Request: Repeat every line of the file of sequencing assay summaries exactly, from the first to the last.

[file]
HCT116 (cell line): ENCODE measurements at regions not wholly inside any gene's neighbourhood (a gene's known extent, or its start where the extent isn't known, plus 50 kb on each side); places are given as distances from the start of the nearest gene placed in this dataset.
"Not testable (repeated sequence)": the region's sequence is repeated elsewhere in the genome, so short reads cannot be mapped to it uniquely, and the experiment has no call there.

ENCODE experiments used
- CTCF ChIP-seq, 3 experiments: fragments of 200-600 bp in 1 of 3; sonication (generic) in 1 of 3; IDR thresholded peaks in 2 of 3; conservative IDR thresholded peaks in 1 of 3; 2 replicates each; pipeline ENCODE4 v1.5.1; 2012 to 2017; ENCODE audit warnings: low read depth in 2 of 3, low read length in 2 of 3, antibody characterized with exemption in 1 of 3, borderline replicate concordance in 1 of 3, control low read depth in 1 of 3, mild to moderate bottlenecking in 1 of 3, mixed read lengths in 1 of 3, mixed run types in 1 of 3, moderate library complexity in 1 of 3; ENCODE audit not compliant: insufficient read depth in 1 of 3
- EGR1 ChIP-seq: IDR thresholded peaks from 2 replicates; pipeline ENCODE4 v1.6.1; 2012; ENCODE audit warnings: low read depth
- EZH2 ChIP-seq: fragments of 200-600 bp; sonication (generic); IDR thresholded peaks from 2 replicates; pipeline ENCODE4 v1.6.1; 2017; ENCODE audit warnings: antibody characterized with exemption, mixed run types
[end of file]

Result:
HCT116 (cell line): ENCODE measurements at regions not wholly inside any gene's neighbourhood (a gene's known extent, or its start where the extent isn't known, plus 50 kb on each side); places are given as distances from the start of the nearest gene placed in this dataset.
"Not testable (repeated sequence)": the region's sequence is repeated elsewhere in the genome, so short reads cannot be mapped to it uniquely, and the experiment has no call there.

ENCODE experiments used
- CTCF ChIP-seq, 3 experiments: fragments of 200-600 bp in 1 of 3; sonication (generic) in 1 of 3; IDR thresholded peaks in 2 of 3; conservative IDR thresholded peaks in 1 of 3; 2 replicates each; pipeline ENCODE4 v1.5.1; 2012 to 2017; ENCODE audit warnings: low read depth in 2 of 3, low read length in 2 of 3, antibody characterized with exemption in 1 of 3, borderline replicate concordance in 1 of 3, control low read depth in 1 of 3, mild to moderate bottlenecking in 1 of 3, mixed read lengths in 1 of 3, mixed run types in 1 of 3, moderate library complexity in 1 of 3; ENCODE audit not compliant: insufficient read depth in 1 of 3
- EGR1 ChIP-seq: IDR thresholded peaks from 2 replicates; pipeline ENCODE4 v1.6.1; 2012; ENCODE audit warnings: low read depth
- EZH2 ChIP-seq: fragments of 200-600 bp; sonication (generic); IDR thresholded peaks from 2 replicates; pipeline ENCODE4 v1.6.1; 2017; ENCODE audit warnings: antibody characterized with exemption, mixed run types